On the serious side you can remotely, in full screen, conduct a photo slideshow, a keynote presentation, or play a movie while you provide running commentary (picture in picture style.) Another serious, and in my opinion seriously cool feature, is iChat screen sharing. For those of us who end up being tech support for our family this can be real boon. It lets you control another Mac remotely, or let a remote Mac user share and control your Mac. You can both use the computer at the same time. (You have to allow the other party to share your Mac.)
Have you ever wished you could save a chat session? Now iChat lets you save audio and video chats, as well as text based chats. Before recording begins iChat notifies your buddies and asks their permission to be recorded. When your session is done iChat stores your audio chats as AAC files and video chats as MPEG-4 files. Perfect for playing back on an iPod or sharing with friends and family, who can use iTunes to play them back.
Other new features in Leopards iChat include: AAC-LD audio codec to deliver the clearest possible sound during chats. It samples a full range of vocal frequencies. iChat gains the ability to have tabbed chats. No need to fill your screen with chat windows when talking to multiple people. You can now have multiple logins. Invisibility is supported in this release. Animated buddy icons have been added as an option. You can also forward SMS messages.
iCal has been the least improved of the built in apps that come with MacOS X. It was a pleasant surprise to see it getting an update. Let alone a bunch of new features. Many of the updates aim squarely at Outlook and Exchange server. They are geared towards enterprise customers who might be looking to move away from Exchange.
Group scheduling makes it's way to iCal with this release. A new feature lets you specify your work schedule for the week. This works hand in hand with the meeting scheduling features that were just added. You can schedule meetings with colleagues, check availability, and even book conference rooms. You can find out the best time for a meeting with a single click, ie compare everyone's schedule. Another feature that puts iCal on par with Outlook/Exchange is the ability to reserve meeting rooms and equipment. An Event Dropbox lets you share photos, video, or any kind of document via email with designated attendees. You can also delegate someone to be in charge of your calendar while you're out of the office. (To take advantage of this you have to have a CalDav Server, like the one included with MacOS X Server.)
There have also been general improvements to the program that benefit everyone. The iCal interface has undergone an overhaul. It now sports the unified Leopard look. Gone are the slide out drawers to modify events. Now you click on the event inline, ie from within the calendar itself. You can have iCal create an alarm, automatically, for each event you create. If that gets annoying you can also disable all alarms for events with a single preference setting. A new offline calendaring feature lets you modify events, and queue invitations when you're not online. The next time you connect to the Internet iCal syncs up your changes.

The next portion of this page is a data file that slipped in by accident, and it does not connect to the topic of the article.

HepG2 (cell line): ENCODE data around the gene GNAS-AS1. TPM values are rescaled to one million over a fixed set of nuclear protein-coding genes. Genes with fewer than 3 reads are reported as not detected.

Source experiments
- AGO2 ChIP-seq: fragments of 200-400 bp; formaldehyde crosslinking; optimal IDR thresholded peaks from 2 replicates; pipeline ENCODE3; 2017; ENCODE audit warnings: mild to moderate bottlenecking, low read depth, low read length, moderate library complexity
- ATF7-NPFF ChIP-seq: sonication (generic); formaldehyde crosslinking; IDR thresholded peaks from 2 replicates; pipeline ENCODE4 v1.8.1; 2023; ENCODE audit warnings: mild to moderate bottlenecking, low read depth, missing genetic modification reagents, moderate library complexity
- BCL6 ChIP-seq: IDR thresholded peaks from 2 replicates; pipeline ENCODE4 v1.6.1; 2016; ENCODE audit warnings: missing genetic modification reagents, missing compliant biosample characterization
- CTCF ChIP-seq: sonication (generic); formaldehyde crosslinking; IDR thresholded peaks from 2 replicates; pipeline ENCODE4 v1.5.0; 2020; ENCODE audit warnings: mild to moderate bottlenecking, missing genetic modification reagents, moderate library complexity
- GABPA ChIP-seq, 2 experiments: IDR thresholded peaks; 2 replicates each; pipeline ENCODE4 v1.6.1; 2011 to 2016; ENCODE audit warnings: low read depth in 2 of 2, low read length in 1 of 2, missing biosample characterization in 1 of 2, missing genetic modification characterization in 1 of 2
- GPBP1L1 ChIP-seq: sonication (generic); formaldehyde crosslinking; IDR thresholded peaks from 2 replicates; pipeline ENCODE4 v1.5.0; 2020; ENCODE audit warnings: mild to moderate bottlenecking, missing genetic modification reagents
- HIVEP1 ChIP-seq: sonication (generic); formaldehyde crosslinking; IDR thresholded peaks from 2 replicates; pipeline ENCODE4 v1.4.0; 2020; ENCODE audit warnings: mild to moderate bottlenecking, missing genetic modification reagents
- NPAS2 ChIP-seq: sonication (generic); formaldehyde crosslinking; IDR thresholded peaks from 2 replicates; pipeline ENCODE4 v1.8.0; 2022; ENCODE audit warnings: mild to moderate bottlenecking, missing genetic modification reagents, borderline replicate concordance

It has become standard that with each new OS release we're treated to an updated version of Safari. Leopard comes with Safari 3.0. Apple touts its performance vs it's competitors. I haven't bothered with any bench marks but I can tell you Safari 3 is noticeably faster than version 2 was.
Safari 3 has gained a feature that first appeared in Firefox 2. It is the ability to search for something on a web page inline. What the means is you can do a search on the words of a web page while you're looking at it. Safari improves upon the feature by telling you how many instances of the search term had been found. It also does this cool effect of greying out the page except for the words that match your search. The first hit is always is surrounded by a bright yellow box. I find this to be very helpful. I use it often.
Tabs in Safari also received an upgrade. Now you can switch between tabs via the keyboard. You can drag drop your tabs to rearrange their order. If you drag a tabbed window out it will open up as a separate browser window. It also works the other way. You can take multiple open windows open and have them converted into tabs. A history feature remembers the last set of tabs that were open when you last closed Safari, or if it crashed.
Safari has a few other features that are helpful. Safari can now zoom in or out on a PDF, save a PDF file directly, or open the file in Preview. It also lets you resize text fields on web pages. Just look for the grab area in the lower right corner. (Don't worry, the rest of the web page will readjust to compensate.) The last notable feature is one of those things that make great demo's but I'm not completely sold on it. Namely taking a web page, or a portion of the web page, and turning it into a Dashboard widget via the Web Clip button. This new web clip widget is “live” in that it will update as often as the page it references does.
As a parent of very young children this is an aspect of MacOS X I haven't had to explore in depth, yet. There is a good deal of new functionality for Parental Controls in Leopard. Using the same technology that underlies it's spam filtering for Mail, a new content filter checks web sites for suitability for children before they load. If not, it blocks them from view. You can over ride this by specifying sites you do or don't want your children to see.
A new scheduling feature lets you specify time limits on computer use for your children. For instance you can specify a Monday-Friday schedule and have a different weekend schedule. You can set the max duration and the time of day they can log into their account on the Mac.
If you've ever wondered what your kid has been doing on the computer, you'll like the new logging feature. The log keeps track of websites your kids have visited, applications they’ve used, and people they’ve chatted with. You can access the parental controls and monitor logs remotely from any Mac on the network.
The only downside to the parental control features is that only Apple software works with them 100%. If you give your kids access to another browser or chat client you won't be able to impose the same level of control.